In the wake of the Boston Marathon bombing, area law enforcement and first responders are taking extra steps to ensure the safety of runners and spectators for Sunday’s Army Marathon.

The inaugural event comes just six days after two homemade bombs killed three and injured hundreds in Boston. Police officials said they will be scouring the course with bomb-sniffing dogs, focusing on the start and finish lines, where spectators and runners will be more densely gathered.

So far the event has registered about 1,000 runners, with 700 signed up to run the entire 26.2-mile course that stretches from Killeen to Temple.

“We feel that we are as well prepared as we can be,” event organizer Ed Bandas said. “We’re ready and we’ll have personnel in place for anything.”

Security will be somewhat decentralized because the course travels through six separate jurisdictions. To get everyone on the same page, representatives from law enforcement agencies, fire departments, the event itself and Scott & White met Thursday.

Chad Berg, emergency management coordinator for the Killeen Fire Department, will head up any emergency response in the case of a major event. Berg said the KFD plans and trains regularly for the possibility of large emergency events.

Law enforcement from Killeen, the Bell County Sheriff’s Office and Temple said they have bomb-sniffing dogs along the course.

The only concern brought up during Thursday’s brief regarded Army Master Sgt. C.J. Grisham, a Temple resident whose arrest there on a weapons charge has drawn national attention.

Cpl. Christopher Wilcox with Temple Police Department said the he didn’t expect anything beyond Grisham making “a spectacle of himself.” The gun rights advocate recently released a video of his arrest that has garnered more than 1.8 million views on YouTube.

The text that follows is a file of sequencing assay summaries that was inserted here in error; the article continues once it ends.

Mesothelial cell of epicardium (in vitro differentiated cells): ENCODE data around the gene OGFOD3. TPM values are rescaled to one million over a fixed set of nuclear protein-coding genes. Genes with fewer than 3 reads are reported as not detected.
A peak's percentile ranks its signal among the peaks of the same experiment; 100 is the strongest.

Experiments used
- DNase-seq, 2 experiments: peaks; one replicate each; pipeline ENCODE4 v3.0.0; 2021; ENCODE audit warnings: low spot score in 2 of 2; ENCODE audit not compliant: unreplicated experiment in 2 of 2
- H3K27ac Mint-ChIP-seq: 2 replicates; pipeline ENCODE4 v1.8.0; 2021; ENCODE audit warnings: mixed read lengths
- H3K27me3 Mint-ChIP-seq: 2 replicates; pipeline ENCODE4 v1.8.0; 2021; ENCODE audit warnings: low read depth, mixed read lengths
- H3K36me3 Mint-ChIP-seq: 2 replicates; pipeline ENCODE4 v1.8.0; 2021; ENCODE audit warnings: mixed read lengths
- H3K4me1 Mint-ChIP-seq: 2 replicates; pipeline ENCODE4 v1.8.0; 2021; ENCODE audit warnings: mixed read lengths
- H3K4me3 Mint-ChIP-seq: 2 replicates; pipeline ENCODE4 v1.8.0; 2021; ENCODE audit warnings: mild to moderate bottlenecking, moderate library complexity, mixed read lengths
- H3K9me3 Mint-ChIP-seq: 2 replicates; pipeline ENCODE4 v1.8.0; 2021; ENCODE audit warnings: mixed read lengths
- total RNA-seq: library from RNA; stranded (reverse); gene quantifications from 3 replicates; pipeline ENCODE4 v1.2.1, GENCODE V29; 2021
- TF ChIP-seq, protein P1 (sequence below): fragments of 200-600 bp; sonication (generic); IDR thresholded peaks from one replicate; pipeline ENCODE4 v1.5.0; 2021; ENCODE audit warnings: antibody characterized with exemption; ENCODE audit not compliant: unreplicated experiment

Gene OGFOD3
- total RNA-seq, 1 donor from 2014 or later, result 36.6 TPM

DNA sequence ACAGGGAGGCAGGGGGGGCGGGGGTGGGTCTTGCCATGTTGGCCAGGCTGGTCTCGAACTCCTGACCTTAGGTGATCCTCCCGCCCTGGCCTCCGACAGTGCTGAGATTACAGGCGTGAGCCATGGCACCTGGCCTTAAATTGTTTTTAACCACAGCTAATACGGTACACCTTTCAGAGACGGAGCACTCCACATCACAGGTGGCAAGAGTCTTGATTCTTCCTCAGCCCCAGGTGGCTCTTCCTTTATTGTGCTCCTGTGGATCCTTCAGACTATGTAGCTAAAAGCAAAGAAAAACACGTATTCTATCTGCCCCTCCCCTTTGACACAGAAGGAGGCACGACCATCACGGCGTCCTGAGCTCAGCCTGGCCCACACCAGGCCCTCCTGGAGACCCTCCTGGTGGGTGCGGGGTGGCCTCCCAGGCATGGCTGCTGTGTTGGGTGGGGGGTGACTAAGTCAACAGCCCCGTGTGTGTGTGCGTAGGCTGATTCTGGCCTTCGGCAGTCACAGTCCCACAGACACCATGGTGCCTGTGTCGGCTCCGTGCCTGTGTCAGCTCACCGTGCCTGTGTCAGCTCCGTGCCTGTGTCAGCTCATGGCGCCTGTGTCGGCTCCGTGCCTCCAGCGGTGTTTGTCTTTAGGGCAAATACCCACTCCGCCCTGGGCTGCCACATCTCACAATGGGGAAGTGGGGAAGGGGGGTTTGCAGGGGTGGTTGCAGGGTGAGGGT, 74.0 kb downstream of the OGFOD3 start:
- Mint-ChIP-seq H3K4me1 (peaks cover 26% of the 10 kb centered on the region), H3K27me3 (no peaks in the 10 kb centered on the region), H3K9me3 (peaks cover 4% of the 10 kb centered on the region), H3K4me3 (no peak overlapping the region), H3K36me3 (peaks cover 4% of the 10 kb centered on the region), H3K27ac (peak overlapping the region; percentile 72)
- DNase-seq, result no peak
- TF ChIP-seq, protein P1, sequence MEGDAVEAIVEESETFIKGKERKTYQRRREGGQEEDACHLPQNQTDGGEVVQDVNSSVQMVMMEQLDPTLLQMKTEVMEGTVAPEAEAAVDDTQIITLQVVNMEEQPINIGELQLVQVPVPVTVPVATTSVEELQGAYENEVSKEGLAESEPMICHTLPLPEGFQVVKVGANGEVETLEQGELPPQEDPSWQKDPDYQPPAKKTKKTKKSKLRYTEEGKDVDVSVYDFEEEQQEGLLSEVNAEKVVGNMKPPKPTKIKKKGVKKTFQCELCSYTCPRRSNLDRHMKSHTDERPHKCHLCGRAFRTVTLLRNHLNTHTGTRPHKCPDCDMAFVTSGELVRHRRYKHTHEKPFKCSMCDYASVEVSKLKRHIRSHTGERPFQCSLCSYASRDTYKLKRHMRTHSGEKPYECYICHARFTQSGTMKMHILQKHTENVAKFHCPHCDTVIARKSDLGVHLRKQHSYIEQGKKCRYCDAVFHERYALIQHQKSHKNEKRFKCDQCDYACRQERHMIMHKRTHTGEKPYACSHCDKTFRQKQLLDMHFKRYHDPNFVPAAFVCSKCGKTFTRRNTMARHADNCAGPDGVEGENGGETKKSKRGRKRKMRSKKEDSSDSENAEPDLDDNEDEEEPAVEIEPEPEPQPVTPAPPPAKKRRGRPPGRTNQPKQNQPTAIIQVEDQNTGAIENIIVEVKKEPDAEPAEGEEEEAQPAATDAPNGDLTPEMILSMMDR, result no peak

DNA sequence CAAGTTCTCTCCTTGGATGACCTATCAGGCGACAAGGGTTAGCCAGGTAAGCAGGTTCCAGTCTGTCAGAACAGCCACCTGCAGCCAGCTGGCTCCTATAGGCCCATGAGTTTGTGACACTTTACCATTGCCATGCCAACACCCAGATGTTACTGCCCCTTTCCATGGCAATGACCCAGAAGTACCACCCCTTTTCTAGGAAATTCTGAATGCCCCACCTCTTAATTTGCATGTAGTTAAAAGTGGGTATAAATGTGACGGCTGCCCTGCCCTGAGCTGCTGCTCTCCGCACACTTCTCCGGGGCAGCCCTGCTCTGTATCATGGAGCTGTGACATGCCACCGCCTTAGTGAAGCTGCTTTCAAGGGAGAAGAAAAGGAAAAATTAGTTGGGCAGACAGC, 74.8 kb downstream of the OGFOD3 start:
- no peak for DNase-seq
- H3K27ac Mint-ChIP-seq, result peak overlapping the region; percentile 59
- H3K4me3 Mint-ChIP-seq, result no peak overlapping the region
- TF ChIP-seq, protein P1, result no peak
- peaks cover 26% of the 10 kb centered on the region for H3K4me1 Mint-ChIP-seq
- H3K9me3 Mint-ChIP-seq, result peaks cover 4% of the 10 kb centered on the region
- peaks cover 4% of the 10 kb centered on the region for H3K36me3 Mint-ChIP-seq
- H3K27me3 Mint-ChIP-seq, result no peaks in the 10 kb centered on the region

“I don’t see it causing a problem for the marathon, and I think the people that are showing support for Mr. Grisham support the marathon,” Wilcox said.

If all goes well, the only things nonspectators should encounter are minor traffic problems.

The race begins at 6:30 a.m. in front of the Killeen Civic and Conference Center on W.S. Young Drive. The road will be closed during that time, but likely reopened 20 minutes after the race starts when all runners will be gone from that portion of the course.

The Belton Lake Dam will be closed for the entire race, causing what will likely be the biggest traffic headache of the race. Spectators will not be allowed to watch the race there, either.

Registration for the marathon will continue through Saturday. For more information about the race, including the route and registration for runners, go to

Contact Philip Jankowski at or (254) 501-7553

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